The United Kingdom prime minister has confirmed the general election will take place as planned on 8 June, despite another terrorist attack in London.
She made the statement after politicians agreed for the second time in two weeks to halt their election campaigns for grief and reflection in the aftermath of the deadly attack – and the issue of security vaulted back to the top of the political agenda.
That sentiment was echoed by opposition Labour Party leader Jeremy Corbyn, who said “those who wish to harm our people, divide our communities and attack our democracy will not succeed.”
Liberal Democrat leader Tim Farron said “the remainder of this campaign must be a collective showing of defiance and pride in our democratic values”.
Campaigning was stopped after seven people were killed and almost 50 admitted to hospital in a vehicle and knife attack in the bustling London Bridge area on Saturday night. The election campaign was earlier halted for three days in the wake of the May 22 concert bombing in Manchester, in which 22 people were killed.
Only the right-wing U. Independence Party, who had no members of Parliament in the 650-seat House of Commons before the election was called, declined to pause campaigning. Leader Paul Nuttall said “I refuse to suspend campaigning because this is precisely what the extremists would want us to do”.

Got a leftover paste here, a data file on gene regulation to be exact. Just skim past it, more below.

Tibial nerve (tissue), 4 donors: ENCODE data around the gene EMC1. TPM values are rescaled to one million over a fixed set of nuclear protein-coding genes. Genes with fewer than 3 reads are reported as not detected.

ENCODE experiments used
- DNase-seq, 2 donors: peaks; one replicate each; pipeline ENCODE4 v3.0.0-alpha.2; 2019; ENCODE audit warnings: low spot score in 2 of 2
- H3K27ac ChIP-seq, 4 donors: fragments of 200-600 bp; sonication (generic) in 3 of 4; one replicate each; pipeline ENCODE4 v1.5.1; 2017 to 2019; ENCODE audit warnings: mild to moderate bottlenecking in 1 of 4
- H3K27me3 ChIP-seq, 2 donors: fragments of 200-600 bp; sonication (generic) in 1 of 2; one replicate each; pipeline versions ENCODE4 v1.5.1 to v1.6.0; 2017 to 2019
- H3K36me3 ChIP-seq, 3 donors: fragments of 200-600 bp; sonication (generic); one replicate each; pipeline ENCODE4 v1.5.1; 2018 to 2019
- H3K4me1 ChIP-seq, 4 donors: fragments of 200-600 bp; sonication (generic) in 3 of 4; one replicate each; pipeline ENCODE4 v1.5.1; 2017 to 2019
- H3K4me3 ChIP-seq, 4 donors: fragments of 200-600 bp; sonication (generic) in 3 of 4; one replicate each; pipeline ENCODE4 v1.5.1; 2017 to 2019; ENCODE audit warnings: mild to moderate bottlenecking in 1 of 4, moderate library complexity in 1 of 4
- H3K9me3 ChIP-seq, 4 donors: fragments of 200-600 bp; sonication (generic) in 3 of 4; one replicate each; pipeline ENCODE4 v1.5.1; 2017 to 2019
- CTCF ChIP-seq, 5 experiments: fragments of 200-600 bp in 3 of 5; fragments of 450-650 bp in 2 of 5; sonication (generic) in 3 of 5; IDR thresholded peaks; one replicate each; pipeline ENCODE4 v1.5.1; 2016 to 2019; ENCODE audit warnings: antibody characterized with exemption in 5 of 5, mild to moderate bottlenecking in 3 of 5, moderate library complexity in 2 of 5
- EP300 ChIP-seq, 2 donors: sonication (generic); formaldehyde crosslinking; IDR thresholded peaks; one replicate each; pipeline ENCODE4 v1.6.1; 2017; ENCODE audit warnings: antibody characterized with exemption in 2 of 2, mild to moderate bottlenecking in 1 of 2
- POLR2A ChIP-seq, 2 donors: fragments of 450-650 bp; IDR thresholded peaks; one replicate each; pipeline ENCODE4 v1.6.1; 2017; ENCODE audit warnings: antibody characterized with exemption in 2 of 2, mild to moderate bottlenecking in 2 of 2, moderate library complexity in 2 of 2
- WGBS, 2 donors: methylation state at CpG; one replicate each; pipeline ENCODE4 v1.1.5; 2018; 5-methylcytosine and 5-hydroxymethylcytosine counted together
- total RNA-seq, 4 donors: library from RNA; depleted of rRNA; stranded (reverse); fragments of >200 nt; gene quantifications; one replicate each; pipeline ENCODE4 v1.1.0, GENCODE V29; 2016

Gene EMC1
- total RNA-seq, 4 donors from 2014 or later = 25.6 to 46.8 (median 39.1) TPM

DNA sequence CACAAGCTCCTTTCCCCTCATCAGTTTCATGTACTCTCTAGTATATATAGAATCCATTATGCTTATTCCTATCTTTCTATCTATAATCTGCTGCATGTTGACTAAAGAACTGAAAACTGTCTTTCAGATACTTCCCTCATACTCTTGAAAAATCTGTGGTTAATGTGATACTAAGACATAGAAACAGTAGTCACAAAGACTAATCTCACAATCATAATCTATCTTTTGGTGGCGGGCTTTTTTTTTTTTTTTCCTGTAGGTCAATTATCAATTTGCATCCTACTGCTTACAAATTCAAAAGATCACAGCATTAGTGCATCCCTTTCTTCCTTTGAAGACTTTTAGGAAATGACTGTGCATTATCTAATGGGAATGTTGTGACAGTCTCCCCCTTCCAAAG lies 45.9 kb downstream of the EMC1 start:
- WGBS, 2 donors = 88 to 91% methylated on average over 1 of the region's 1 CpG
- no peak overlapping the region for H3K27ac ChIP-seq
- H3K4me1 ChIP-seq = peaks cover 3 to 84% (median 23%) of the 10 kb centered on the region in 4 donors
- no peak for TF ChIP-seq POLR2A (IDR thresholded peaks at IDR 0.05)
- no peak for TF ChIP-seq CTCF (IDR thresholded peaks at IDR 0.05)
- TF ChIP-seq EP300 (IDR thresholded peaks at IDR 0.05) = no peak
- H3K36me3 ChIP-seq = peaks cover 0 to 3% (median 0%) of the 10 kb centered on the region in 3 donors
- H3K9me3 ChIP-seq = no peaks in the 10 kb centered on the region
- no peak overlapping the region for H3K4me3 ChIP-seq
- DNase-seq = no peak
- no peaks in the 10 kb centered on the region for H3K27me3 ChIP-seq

But even with campaigning suspended, May made a strongly-worded – and inevitably political – statement in front of her 10 Downing Street office, arguing that “things need to change” in the fight against international terrorism.
May said that Britain was facing a new threat from copycat attacks, and “it is time to say ‘enough is enough.'” She called for international agreements to curb online extremism, said longer jail sentences might be needed for terrorism offences and argued that there is “far too much tolerance of extremism in our country”.
After the Manchester attack, most analysts said that May was the politician most likely to benefit, because she is the incumbent leader and security is usually seen as a Conservative strength.
But opinion polls suggest the Conservatives’ once-commanding lead over Labour was narrowing even before the bombing and has continued to do so, after some lackluster campaigning and unpopular social-policy announcements from May.
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